A mystery, Eunice. You know how I like a good mystery. What mystery, you ask? Why . . . the mystery about Charlie Chan, of course.
Charlie Chan, you ask. What so mysterious about a Chinese detective from Hawaii?
This is the mystery, ole' girl. The mystery is--how does a stalwart, upright, forward minded, honest Chinese cop like Charlie Chan become so reviled and so deeply held in contempt by his fellow Chinese today? I mean, the fictional cop is like a Typhoid Mary to a whole group of people. People who should be looking at Chan with admiration--along with the writer who cooked up the character in the first place, Earl Derr Biggers.
I mean---think about it, Eunice. Biggers comes out with the first Charlie Chan novel, The House Without a Key, in 1925. Now I know you think I'm ancient, Eunice. But I ain't that old. So I can't say I've had first-hand experience in the blatant racism Americans had for the Chinese in that era. And that's the mystery, love. Biggers--already an accomplished, and acclaimed, American writer--goes out of his way to create a police detective, a Chinese police detective living in Hawaii, that is just the opposite of the racial stereotypes most Americans had at that time.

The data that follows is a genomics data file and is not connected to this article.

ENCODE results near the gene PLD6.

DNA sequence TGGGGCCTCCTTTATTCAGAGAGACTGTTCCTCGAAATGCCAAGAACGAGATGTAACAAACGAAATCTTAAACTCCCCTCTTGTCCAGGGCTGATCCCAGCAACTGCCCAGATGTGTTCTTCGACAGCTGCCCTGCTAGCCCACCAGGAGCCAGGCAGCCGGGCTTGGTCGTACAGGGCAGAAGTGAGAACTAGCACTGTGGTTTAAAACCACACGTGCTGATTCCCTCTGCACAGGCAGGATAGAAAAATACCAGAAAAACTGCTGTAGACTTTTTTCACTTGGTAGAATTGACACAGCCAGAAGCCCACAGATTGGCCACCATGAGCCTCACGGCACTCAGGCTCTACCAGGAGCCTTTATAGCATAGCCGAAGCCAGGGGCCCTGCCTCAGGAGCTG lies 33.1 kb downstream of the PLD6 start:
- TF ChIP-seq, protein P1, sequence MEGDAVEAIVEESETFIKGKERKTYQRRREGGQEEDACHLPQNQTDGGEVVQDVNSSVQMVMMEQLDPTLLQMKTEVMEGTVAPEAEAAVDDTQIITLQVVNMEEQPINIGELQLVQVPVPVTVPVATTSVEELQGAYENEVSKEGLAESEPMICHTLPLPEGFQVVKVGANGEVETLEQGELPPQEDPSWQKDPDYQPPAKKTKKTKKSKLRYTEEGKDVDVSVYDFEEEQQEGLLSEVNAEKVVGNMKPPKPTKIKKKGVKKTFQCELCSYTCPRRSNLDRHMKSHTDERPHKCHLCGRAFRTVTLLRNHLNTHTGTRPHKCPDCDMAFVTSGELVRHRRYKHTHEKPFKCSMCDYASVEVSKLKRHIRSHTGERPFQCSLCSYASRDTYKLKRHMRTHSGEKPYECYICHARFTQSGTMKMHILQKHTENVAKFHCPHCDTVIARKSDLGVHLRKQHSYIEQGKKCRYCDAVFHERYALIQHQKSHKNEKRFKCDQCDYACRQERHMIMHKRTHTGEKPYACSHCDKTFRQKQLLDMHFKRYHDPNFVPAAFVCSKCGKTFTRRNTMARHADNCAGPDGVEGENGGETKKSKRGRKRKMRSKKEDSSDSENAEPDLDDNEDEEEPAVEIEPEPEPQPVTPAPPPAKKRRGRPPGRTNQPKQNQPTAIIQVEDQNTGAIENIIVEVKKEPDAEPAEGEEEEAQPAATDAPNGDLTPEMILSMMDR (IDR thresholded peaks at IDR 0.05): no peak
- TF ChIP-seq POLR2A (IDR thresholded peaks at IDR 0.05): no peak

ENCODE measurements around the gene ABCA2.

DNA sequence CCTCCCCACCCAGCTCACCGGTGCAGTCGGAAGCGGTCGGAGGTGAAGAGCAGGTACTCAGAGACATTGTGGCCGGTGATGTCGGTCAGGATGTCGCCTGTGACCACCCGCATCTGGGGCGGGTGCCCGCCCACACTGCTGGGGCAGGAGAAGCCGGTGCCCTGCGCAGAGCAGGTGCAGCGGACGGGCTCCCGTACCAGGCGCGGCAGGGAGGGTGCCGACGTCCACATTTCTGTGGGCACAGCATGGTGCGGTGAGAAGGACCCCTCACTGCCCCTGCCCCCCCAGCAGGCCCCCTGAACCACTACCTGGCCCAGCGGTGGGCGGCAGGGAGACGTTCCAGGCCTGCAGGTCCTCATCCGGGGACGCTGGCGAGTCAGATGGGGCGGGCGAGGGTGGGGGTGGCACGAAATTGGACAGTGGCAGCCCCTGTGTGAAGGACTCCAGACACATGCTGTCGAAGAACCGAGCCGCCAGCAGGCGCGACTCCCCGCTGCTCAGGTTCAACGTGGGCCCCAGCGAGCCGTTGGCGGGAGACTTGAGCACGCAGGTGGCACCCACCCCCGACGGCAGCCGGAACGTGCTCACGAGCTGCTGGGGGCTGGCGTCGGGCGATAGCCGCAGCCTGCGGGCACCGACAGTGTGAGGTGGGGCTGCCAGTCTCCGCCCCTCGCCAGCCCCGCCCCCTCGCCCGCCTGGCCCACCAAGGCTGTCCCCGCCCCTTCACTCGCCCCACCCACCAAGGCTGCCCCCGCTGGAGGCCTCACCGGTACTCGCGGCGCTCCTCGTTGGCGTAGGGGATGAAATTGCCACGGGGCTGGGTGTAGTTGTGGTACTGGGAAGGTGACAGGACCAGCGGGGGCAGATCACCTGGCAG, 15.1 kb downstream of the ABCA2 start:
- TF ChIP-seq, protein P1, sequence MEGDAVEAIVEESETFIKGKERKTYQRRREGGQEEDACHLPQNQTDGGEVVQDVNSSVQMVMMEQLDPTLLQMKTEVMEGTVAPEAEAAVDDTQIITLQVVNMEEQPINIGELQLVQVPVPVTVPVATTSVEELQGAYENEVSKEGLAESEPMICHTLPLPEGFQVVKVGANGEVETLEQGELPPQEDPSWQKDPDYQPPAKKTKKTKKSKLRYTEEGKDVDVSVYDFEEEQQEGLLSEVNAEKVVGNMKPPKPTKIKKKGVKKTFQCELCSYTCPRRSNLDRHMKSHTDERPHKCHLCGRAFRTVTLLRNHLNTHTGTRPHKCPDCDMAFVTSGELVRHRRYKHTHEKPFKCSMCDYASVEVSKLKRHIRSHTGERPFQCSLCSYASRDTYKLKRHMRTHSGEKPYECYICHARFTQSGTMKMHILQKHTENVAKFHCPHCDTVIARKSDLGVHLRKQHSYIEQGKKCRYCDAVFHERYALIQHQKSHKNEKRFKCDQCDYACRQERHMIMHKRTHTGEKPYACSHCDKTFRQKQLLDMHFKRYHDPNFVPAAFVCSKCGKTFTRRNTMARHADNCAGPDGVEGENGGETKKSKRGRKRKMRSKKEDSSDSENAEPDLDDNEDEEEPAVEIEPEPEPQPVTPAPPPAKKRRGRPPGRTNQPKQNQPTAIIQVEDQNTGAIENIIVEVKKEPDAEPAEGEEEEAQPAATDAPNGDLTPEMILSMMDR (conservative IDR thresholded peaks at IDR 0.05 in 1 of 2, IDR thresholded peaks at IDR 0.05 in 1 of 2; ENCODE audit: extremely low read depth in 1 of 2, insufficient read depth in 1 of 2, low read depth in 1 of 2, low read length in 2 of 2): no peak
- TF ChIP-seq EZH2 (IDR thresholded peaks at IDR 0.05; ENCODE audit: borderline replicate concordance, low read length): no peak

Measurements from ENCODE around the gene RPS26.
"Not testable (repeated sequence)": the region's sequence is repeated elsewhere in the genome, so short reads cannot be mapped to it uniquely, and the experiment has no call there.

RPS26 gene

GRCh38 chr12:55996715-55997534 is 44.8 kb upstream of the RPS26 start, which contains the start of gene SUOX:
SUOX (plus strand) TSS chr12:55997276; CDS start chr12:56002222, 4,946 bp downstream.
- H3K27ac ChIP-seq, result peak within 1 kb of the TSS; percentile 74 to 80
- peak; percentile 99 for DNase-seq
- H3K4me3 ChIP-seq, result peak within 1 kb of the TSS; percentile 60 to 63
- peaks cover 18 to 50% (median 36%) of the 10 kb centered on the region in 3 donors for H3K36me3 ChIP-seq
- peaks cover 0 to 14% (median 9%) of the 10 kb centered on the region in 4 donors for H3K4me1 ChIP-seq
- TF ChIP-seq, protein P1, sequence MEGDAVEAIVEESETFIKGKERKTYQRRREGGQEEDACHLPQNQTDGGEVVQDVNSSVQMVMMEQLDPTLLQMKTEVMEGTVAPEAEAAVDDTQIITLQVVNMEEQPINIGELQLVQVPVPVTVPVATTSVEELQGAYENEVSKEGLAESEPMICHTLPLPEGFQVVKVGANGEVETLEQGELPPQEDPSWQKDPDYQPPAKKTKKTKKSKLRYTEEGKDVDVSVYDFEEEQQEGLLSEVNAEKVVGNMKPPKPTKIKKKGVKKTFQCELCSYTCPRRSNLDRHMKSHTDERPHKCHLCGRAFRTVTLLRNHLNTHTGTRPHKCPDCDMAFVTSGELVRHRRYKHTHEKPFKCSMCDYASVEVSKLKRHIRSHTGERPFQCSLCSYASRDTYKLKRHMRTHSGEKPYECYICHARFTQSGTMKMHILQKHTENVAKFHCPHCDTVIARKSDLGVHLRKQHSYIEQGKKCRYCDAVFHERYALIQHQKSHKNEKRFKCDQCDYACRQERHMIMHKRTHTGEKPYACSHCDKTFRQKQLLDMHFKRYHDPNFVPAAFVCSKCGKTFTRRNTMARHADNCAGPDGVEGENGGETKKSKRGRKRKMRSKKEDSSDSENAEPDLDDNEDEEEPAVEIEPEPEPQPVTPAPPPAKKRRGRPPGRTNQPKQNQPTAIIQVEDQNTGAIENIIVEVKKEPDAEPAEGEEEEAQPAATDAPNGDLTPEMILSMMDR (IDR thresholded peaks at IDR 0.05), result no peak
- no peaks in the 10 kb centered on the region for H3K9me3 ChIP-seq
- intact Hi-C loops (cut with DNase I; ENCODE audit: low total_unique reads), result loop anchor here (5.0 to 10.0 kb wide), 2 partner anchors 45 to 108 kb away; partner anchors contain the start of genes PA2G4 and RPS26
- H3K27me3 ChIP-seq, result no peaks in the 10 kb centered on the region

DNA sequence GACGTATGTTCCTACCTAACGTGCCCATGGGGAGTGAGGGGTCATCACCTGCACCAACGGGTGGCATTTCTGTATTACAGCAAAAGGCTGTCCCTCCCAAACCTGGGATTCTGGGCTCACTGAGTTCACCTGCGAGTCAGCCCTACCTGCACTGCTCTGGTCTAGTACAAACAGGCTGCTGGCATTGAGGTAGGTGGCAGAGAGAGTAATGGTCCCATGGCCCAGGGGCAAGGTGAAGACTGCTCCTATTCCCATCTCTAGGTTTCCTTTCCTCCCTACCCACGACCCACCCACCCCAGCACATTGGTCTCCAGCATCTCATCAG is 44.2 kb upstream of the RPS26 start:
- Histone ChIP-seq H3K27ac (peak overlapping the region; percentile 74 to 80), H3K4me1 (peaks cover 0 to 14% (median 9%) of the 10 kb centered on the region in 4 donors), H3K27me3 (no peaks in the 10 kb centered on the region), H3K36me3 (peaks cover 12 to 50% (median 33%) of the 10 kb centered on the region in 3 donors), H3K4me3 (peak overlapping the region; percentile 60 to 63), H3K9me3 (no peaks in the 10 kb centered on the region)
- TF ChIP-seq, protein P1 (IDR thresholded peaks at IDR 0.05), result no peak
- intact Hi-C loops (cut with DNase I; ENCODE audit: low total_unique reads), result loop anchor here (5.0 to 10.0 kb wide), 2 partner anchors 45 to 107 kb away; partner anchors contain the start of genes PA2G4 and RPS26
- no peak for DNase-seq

Charlie Chan is intelligent, loyal, honest, astute. And a damn good cop. So good, in fact, his boss--a white American--thinks Chan is the best detective on the force. If you read all six Chan novels you quickly notice two facts. One, most whites look at Chan, in the beginning, as almost less than human. They are skeptical a Chinese detective can solve a major case. But the second thing you notice is--Chan's talent wins over his white peers. His talent, and his infinite patience at confronting racism aimed in his direction with quite, soft--yet unquenchable determination to prove himself to one and all.
And this is the mystery to me. Chinese-Americans should--we all should, for that matter--applaud and admire a character like this. We should admire a writer like Biggers who took on racism head on and unflinchingly. But most people don't. Thet think of Chan as a stereotype. A laughable clown.
And that's sad, Eunice. Just said. Charlie Chan . . . and his creator, Earl Derr Biggers . . . deserve better than that.